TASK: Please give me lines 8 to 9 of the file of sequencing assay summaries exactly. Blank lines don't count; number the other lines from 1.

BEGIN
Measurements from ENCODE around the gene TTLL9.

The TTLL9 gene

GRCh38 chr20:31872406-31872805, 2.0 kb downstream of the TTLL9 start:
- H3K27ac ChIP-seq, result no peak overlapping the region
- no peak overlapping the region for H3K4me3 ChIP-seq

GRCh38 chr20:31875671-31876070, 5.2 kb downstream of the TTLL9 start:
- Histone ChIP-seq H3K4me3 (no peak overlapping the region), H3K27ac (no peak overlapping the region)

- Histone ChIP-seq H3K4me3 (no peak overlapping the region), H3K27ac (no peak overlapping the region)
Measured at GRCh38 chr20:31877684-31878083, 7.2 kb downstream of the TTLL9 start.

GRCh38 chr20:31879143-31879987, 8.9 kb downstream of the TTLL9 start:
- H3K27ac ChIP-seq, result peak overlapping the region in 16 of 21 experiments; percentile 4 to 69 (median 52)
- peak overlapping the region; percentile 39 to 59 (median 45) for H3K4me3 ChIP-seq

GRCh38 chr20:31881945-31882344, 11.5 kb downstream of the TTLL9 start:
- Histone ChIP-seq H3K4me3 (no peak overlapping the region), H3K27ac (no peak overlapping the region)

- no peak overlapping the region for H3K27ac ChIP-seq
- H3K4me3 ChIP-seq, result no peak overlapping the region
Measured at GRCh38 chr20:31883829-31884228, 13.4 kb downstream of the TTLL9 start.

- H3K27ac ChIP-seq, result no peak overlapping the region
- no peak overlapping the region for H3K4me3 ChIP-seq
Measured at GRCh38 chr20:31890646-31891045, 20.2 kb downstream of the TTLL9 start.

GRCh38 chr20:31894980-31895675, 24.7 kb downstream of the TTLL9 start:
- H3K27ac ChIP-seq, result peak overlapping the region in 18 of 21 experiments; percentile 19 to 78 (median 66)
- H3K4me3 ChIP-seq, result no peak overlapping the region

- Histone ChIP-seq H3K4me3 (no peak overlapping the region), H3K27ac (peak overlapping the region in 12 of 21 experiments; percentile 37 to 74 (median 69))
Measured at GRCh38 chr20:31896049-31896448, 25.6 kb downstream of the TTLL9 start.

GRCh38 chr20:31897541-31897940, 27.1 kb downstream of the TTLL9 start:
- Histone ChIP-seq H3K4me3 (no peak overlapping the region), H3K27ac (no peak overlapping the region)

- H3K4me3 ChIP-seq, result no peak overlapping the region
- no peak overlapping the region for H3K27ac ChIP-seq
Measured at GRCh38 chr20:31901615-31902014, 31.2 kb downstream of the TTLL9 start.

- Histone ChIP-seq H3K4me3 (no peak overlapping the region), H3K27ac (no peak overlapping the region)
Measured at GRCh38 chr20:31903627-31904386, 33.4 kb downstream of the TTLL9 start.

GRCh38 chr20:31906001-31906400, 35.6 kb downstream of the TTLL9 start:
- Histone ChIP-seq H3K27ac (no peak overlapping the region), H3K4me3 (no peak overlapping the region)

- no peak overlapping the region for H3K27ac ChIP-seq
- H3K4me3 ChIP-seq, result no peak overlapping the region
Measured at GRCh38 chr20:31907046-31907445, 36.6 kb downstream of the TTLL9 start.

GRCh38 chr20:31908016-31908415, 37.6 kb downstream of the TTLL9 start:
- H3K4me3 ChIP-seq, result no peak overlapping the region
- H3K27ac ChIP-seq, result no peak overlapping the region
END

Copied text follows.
- Histone ChIP-seq H3K4me3 (no peak overlapping the region), H3K27ac (no peak overlapping the region)
Measured at GRCh38 chr20:31877684-31878083, 7.2 kb downstream of the TTLL9 start.